Under the doctrine of res judicata the final judgment of a court of competent jurisdiction upon the merits of a controversy is conclusive as to the parties to the litigation and their privies and it is a bar to any further litigation upon the same cause of action, either before the same or any other tribunal. Heron v. City of Denver, 10 Cir., 251 F.2d 119; Continental Oil Co. v. Jones, 10 Cir., 176 F.2d 519; Viles v. Prudential Ins. Co. of America, 10 Cir., 124 F.2d 78, cert. denied, 315 U.S. 816, 62 S.Ct. 906, 86 L.Ed. 1775; Henderson v. United States Radiator Corporation, 10 Cir., 78 F.2d 674; Jayhawk Equipment Company v. Mentzer, 191 Kan. 57, 379 P.2d 342. But, res judicata does not apply between cases involving different parties. Lutes v. United States District Court for Western District of Oklahoma, 10 Cir., 306 F.2d 948, cert. denied, 371 U.S. 941, 83 S.Ct. 320, 9 L.Ed.2d 275. For the doctrine to be applicable, the action in which the judgment was rendered and the suit in which it is asserted as a bar must be between the same parties or their privies. Viles v. Prudential Ins. Co. of America, supra; Henderson v. United States Radiator Corporation, supra. Or, as the Supreme Court of Kansas has said, there must be, among other things, identity of persons and of parties to the actions. Kansas Turnpike Authority v. Watson, 189 Kan. 593, 371 P.2d 119; McDonald v. Joint Rural High School District No. 9, 180 Kan. 563, 306 P.2d 175; Kenoyer v. Board of Barber Examiners, 176 Kan. 424, 271 P.2d 267. There is no such identity of persons and parties in this case. Mid-Continent was never a party to the state court action. It is true that Hopkins was a party to the action at the time it was commenced but the action was dismissed as to him prior to the time the default judgment was taken by appellee. And, where a party is put out of a case by a dismissal, the judgment thereafter rendered is not conclusive upon him. 50 C.J.S. Judgments § 774, p. 302. See also Flanzbaum v. M. & M. Transportation Company, 2 Cir., 286 F.2d 500. Therefore, even if it is assumed that appellant is in privity with Hopkins the default judgment is not binding upon it in this case. We must conclude that the state court judgment and the findings upon which it is based are not res judicata in the case at bar.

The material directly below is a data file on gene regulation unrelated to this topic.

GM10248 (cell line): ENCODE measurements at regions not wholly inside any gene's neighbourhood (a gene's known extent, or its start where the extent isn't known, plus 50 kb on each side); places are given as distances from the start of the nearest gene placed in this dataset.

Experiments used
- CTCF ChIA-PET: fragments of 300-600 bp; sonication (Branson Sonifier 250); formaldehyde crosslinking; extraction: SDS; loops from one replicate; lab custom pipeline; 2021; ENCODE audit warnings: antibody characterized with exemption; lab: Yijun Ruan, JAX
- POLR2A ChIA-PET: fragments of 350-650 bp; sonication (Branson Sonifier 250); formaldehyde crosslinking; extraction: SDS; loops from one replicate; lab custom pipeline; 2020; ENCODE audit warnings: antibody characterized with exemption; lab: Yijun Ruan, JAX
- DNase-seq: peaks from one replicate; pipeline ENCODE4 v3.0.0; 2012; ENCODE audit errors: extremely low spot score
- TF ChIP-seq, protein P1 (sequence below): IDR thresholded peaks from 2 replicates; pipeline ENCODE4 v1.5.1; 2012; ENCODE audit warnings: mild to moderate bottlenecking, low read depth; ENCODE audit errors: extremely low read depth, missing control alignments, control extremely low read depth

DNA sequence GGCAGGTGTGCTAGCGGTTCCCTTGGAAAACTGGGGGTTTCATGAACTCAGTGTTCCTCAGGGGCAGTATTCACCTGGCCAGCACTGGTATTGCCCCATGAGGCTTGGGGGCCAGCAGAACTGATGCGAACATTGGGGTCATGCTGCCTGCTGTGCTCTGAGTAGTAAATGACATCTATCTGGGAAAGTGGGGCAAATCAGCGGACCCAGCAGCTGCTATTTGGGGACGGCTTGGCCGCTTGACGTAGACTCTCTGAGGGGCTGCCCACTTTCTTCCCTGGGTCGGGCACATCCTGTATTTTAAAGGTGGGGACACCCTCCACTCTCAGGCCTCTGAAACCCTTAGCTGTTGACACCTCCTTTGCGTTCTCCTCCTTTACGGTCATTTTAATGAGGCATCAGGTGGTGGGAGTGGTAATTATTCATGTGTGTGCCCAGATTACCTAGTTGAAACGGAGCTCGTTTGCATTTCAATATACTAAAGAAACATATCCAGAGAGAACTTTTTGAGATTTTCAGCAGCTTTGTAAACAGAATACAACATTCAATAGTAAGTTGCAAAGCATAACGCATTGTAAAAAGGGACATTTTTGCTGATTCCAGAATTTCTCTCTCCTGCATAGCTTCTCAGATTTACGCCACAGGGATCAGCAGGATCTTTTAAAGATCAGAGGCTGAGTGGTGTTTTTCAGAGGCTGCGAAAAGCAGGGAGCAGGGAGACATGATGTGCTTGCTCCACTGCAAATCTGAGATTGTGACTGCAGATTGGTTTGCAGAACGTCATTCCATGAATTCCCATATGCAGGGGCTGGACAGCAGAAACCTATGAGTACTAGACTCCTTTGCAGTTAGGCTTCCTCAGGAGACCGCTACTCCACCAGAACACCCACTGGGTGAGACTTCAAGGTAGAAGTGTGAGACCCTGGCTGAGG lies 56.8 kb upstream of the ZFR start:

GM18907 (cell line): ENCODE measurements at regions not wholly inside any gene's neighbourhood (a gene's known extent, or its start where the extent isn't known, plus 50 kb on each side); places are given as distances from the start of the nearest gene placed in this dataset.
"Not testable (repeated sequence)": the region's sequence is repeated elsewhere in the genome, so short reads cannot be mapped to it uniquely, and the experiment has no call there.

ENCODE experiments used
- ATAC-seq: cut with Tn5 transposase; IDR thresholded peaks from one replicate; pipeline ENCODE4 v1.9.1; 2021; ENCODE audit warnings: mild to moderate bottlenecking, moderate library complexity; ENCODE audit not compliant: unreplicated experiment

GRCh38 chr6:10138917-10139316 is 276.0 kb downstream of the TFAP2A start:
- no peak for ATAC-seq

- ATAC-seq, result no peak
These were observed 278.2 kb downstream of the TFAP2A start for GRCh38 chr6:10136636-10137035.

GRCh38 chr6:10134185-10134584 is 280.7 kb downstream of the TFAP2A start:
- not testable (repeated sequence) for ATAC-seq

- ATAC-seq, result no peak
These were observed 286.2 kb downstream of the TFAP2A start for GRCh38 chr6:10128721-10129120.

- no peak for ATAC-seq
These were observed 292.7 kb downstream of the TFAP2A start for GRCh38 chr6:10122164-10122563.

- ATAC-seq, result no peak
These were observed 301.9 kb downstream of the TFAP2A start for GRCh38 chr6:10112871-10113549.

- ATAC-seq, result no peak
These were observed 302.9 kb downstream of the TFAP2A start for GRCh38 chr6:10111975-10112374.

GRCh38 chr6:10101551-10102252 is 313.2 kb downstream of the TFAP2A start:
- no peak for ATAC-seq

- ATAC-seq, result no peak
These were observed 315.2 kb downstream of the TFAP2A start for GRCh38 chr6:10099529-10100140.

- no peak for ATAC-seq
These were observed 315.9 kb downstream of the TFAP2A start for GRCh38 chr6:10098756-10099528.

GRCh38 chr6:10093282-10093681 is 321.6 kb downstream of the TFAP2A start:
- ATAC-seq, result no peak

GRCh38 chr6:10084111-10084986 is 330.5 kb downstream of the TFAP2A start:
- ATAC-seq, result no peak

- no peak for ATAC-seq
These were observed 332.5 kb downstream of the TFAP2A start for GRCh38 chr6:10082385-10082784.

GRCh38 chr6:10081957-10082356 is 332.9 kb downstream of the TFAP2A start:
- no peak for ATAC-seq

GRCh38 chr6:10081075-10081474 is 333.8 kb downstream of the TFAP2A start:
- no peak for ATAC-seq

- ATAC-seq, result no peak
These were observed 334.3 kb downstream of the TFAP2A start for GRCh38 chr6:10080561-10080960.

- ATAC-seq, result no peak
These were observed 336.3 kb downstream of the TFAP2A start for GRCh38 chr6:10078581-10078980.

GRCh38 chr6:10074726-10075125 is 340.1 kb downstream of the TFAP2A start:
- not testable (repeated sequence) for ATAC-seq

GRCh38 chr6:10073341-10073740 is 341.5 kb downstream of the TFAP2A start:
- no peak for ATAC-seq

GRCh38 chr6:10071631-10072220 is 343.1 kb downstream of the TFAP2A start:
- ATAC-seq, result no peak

This leaves the question of whether the lower court's finding of permissive user is correct. In this connection, we must bear in mind that the case was submitted to the trial court upon stipulated facts and documentary evidence with no oral testimony being presented. Under those circumstances, this court is in as good a position as the trial judge to evaluate the evidence and draw conclusions therefrom and, indeed, it is our duty to do so. Nevertheless, that duty does not extend to the right or duty to make an independent evaluation without regard to the findings below. The scope of review is enlarged only to the extent that no regard need be given to the opportunity of the trial court to observe witnesses and we should set aside the findings only if they are clearly erroneous. And, the test is whether the reviewing court is left with the definite and firm conviction that a mistake has been committed. Epperson v. Connecticut Fire Insurance Company, 10 Cir., 314 F.2d 486; Commercial Standard Ins. Co. v. Universal Underwriters, 10 Cir., 282 F.2d 24; Lamb v. Interstate Commerce Commission, 10 Cir., 259 F.2d 358.